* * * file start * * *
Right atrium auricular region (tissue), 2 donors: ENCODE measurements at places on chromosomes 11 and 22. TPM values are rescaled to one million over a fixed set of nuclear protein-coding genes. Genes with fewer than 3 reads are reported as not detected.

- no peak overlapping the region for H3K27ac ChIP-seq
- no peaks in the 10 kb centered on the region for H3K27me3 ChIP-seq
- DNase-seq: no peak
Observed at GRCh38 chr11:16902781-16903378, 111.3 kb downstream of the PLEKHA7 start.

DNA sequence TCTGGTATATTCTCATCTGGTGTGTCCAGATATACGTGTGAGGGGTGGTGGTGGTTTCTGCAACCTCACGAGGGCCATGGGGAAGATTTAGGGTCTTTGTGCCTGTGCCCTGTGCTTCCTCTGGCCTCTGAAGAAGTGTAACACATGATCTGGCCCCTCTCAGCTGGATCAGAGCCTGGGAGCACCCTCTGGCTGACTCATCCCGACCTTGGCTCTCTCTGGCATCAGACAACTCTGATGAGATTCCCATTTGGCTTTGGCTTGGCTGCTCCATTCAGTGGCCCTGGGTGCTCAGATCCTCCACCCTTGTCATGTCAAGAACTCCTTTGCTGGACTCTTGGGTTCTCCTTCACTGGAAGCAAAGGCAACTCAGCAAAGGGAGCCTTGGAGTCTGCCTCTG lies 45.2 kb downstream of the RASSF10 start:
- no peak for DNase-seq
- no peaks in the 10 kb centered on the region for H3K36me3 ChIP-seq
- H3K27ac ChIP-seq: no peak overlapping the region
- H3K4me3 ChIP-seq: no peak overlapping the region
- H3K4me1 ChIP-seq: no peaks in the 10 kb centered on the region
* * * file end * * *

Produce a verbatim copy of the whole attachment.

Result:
Right atrium auricular region (tissue), 2 donors: ENCODE measurements at places on chromosomes 11 and 22. TPM values are rescaled to one million over a fixed set of nuclear protein-coding genes. Genes with fewer than 3 reads are reported as not detected.

- no peak overlapping the region for H3K27ac ChIP-seq
- no peaks in the 10 kb centered on the region for H3K27me3 ChIP-seq
- DNase-seq: no peak
Observed at GRCh38 chr11:16902781-16903378, 111.3 kb downstream of the PLEKHA7 start.

DNA sequence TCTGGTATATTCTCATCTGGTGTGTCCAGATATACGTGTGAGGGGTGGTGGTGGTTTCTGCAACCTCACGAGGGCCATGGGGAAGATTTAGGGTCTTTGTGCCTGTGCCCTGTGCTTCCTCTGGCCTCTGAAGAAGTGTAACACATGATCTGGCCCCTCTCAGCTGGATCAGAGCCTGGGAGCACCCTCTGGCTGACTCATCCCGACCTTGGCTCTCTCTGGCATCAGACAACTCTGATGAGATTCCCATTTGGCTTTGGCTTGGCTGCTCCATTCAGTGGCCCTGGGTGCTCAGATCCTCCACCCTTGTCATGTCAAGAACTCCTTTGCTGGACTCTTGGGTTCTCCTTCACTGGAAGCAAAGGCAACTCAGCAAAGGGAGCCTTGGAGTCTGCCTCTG lies 45.2 kb downstream of the RASSF10 start:
- no peak for DNase-seq
- no peaks in the 10 kb centered on the region for H3K36me3 ChIP-seq
- H3K27ac ChIP-seq: no peak overlapping the region
- H3K4me3 ChIP-seq: no peak overlapping the region
- H3K4me1 ChIP-seq: no peaks in the 10 kb centered on the region